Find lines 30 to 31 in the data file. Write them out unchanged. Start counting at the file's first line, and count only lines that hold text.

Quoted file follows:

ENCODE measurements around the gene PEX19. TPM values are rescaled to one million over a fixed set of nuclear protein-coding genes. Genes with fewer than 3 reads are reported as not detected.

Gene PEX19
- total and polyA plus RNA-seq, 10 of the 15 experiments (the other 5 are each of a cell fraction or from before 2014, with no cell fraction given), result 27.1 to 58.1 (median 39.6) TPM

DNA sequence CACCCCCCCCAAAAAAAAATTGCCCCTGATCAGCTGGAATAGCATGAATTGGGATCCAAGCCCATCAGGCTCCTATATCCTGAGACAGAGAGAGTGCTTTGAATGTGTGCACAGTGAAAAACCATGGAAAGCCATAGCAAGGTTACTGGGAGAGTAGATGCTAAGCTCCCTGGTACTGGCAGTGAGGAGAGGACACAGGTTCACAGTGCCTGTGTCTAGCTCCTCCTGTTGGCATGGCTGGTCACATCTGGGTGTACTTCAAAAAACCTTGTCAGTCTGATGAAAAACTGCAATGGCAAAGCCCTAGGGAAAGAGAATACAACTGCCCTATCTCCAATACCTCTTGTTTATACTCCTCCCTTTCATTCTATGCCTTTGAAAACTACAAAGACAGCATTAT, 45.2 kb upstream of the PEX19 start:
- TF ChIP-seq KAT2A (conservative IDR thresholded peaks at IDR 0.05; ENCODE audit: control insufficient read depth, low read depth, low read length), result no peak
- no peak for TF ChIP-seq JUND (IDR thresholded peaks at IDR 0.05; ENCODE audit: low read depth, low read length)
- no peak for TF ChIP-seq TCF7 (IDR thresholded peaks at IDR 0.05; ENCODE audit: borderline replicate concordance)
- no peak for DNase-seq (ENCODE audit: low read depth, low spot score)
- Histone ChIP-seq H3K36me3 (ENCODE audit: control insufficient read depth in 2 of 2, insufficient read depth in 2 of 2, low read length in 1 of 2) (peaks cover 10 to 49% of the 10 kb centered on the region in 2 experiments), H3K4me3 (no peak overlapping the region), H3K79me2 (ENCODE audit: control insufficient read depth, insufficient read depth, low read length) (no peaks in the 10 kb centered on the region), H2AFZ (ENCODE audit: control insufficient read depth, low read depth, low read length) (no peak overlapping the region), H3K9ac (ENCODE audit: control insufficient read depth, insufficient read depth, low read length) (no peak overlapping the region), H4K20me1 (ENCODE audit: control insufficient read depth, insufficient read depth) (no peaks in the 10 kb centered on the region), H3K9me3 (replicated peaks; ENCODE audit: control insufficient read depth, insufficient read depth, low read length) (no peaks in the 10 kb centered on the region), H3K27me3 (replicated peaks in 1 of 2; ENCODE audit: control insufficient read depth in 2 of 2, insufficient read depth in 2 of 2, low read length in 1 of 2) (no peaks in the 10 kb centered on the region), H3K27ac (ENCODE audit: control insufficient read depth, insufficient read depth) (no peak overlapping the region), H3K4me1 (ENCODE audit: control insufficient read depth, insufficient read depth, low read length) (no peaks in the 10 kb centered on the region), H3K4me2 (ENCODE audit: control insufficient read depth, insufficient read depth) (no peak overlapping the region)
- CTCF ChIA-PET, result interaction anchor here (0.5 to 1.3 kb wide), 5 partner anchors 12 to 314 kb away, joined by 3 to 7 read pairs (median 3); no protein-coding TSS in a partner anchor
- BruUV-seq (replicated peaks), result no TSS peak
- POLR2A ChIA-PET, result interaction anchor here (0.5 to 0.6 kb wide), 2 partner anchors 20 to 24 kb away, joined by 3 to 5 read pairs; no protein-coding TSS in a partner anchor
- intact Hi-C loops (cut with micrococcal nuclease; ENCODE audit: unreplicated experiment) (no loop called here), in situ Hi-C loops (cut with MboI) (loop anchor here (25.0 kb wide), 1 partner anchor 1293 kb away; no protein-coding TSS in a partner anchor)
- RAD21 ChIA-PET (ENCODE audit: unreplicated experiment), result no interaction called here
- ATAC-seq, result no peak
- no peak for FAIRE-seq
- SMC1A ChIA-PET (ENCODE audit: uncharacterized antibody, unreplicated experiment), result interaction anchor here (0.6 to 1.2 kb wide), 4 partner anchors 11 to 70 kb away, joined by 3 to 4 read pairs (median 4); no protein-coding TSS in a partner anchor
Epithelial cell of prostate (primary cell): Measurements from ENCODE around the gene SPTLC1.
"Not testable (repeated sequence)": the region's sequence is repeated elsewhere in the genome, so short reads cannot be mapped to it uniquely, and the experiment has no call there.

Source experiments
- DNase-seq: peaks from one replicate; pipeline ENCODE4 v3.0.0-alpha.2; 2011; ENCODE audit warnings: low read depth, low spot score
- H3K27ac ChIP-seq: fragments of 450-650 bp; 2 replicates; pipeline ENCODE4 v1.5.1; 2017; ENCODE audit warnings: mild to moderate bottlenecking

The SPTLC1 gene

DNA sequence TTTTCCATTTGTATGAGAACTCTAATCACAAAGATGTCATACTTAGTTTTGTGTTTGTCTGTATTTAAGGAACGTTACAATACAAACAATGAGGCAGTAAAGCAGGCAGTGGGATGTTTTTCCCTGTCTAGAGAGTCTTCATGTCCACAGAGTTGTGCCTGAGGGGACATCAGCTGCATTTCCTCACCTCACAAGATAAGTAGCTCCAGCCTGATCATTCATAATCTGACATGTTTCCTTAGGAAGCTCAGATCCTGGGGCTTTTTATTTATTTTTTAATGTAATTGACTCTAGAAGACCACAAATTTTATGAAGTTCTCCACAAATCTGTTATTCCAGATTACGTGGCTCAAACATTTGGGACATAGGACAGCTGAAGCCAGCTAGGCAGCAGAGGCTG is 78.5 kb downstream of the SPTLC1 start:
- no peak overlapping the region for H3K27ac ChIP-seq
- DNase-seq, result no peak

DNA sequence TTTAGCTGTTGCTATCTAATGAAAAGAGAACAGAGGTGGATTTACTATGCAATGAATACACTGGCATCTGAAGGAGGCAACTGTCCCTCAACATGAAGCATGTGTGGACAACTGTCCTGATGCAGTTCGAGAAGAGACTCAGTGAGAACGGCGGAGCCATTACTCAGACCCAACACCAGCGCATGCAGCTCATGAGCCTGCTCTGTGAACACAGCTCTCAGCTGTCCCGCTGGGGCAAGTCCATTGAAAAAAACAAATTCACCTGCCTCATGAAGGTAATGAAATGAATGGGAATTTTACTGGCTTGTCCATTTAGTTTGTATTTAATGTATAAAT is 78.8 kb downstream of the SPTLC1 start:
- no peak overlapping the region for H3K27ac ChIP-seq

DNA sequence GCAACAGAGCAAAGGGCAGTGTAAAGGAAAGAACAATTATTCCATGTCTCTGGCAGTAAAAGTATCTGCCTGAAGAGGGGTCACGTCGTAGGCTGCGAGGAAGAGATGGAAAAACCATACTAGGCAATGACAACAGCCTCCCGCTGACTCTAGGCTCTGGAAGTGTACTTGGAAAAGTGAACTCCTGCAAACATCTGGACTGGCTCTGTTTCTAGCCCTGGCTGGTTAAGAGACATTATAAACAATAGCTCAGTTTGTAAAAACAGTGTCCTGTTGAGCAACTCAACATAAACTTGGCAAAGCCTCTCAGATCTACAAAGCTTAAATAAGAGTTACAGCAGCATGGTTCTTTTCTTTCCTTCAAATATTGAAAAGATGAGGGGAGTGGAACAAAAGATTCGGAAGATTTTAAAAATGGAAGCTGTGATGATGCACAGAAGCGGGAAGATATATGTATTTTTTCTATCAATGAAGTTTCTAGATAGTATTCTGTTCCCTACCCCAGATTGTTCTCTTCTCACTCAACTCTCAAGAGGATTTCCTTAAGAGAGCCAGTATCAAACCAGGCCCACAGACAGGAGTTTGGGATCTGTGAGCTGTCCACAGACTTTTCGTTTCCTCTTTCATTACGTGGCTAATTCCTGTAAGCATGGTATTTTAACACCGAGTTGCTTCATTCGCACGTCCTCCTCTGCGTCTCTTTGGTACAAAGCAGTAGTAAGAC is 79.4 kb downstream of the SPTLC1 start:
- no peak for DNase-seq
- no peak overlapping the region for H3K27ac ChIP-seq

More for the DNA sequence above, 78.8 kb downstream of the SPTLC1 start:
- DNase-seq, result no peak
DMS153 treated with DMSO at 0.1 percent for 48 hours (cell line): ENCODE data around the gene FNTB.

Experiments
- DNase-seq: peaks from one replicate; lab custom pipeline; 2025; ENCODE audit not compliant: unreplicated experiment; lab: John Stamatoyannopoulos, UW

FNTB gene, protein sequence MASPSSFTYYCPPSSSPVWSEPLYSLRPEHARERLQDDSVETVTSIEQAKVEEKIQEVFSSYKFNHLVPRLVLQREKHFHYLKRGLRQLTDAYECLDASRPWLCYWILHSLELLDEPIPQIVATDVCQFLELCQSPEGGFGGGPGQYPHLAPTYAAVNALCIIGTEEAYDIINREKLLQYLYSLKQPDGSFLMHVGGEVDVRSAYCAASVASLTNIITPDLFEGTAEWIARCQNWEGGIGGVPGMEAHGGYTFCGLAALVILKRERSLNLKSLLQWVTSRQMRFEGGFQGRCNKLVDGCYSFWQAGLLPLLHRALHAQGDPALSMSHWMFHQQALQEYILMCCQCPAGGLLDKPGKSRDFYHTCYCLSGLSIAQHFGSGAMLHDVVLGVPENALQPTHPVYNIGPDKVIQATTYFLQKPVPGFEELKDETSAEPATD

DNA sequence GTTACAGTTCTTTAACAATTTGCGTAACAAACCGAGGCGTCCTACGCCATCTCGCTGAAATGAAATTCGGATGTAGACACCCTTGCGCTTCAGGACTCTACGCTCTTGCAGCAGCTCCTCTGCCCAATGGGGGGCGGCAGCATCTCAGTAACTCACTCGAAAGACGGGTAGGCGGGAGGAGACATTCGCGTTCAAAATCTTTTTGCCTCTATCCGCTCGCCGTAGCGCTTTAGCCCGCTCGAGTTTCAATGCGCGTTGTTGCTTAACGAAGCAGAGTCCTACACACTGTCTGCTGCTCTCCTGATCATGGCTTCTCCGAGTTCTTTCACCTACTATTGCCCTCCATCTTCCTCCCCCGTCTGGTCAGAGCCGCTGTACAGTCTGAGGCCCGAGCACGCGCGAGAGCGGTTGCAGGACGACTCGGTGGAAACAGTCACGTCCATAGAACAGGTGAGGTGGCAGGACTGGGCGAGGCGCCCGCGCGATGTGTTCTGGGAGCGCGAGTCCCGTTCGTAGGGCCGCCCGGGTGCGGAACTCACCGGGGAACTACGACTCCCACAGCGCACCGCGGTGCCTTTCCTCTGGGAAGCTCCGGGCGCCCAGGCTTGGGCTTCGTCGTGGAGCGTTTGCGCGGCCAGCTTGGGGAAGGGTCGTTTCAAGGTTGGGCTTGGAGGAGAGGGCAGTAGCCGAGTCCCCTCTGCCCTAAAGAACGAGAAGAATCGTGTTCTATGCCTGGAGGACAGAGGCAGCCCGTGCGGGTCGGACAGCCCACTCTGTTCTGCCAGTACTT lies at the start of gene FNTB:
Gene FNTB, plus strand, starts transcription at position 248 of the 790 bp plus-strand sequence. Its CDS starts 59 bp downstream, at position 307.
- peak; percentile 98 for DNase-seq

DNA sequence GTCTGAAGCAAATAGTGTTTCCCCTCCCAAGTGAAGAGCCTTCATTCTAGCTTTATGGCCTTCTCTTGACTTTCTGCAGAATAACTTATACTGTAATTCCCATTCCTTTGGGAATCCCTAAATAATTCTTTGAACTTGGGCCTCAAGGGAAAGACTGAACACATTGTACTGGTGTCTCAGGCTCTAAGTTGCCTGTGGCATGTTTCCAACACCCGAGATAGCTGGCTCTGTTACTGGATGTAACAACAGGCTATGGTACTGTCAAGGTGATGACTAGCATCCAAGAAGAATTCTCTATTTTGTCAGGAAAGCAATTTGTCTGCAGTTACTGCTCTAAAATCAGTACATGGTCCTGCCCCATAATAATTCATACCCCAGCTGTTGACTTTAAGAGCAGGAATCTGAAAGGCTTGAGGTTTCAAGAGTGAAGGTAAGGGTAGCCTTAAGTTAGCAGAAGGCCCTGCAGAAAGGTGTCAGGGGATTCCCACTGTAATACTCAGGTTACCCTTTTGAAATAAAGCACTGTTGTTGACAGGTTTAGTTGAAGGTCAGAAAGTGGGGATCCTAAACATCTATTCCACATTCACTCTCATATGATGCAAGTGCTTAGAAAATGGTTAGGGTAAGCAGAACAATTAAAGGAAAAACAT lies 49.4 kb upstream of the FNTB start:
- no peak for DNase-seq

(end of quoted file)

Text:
- no peak for DNase-seq
- no peak overlapping the region for H3K27ac ChIP-seq